Title: "Irena's Children: a True Story of Courage"
Author: Tilar J. Mazzeo
Publisher: Gallery Books; Simon & Schuster, Inc., New York, N.Y.
This riveting story of Irena Sendler's efforts to save children from Nazi extermination shows her remarkable determination and wit to rescue 2,500 of them from the walled Polish ghettos. Her many friends and husband were Jewish, though she was not. This fact, with the accompanying passes that showed her to be a public health specialist, allowed her freedom to move about Warsaw and within the ghettos.
The Germans were so terrified of contracting the epidemic diseases rampant inside the walls that they left the jobs of health and sanitation to the "dispensable" Polish people. Though punishable by death, Sendler and her co-workers smuggled medicines and food into the ghetto. She dared take only a small amount at a time and was careful to enter through a different checkpoint each visit lest officials question why she was making so many trips.
Early in 1942, it became apparent that people needed to be saved. Sendler and her friends devised methods for removing children from the ghetto. First the rescuers had to find families on the outside willing to add these children to their homes to claim as their own.
When she was given control of the Child Welfare Division of the Polish in-exile Jewish Aid Council, called Zegota, Sendler was able to rescue on a larger scale. Throughout 1942 and the first months of 1943, Gestapo pressure worsened as many Jews were killed or sent to the death camps. The last most gruesome escapes were through the underground sewers where someone waited near a manhole on the other side for the filthy ones who made it out.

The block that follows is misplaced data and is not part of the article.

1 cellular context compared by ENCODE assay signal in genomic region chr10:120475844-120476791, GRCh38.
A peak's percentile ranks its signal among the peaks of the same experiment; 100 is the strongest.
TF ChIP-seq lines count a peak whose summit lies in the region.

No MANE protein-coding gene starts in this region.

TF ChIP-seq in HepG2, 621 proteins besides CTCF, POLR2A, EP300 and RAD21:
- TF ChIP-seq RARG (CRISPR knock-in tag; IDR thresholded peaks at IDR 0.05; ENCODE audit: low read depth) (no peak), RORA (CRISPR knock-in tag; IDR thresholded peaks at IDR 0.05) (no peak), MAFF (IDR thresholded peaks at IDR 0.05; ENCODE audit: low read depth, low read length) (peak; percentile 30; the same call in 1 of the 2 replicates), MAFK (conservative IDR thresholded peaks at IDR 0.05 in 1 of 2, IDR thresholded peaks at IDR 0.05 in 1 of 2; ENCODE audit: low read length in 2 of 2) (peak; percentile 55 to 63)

Sendler worried, when the war was over, how families would be reunited. She kept records of each child's birth and new name plus the family who accepted them. These she wrote on thin cigarette papers, placed them in sealed glass soda bottles and buried them in a garden with only one witness.
The net closed on the Zegota group. On Oct. 19, 1943, Sendler was arrested by the Gestapo. She saw many of her friends brutally beaten, killed for not giving the wanted information and then killed even if they did. Sendler was beaten many times throughout the months of confinement. Her face was smashed in many times, she lost most of her eyesight, and her limbs were broken many times over. She was not killed as her captors thought she would eventually give up and give them the whereabouts of Zegota, thinking it was the name of a high Polish resister, not the organization of which Sendler was the leader.
"One day, I heard my name," Sendler said. Jan. 24 was the day of her execution. Instead of going left, the guard took her to the right out into the pale winter sunlight. "You are free. Save yourself fast," he growled. Barely understanding, Sendler insisted, "I need my papers. Give me my papers!" The German's eyes flashed with rage, "You lousy thug, get lost," he said as he pounded his fist into her mouth. Somehow, she did make it home, saw her name posted among those killed that day for the crime of providing aid to Jews.
This fast-moving story takes the readers through the war, details of the cunning ways the children were saved, activities of the Zegota group and the agonies suffered in the Szucha and Pawiak prisons. A 14-page section of photographs shows Sendler as a young girl, war scenes of Poland ghettos and Sendler as an elderly woman. She died peacefully in 2008 at the age of 98. A commentary of the children (who are no longer children) and glossary of Sendler's network, both without and within the Warsaw Ghetto, and of her family completes the book.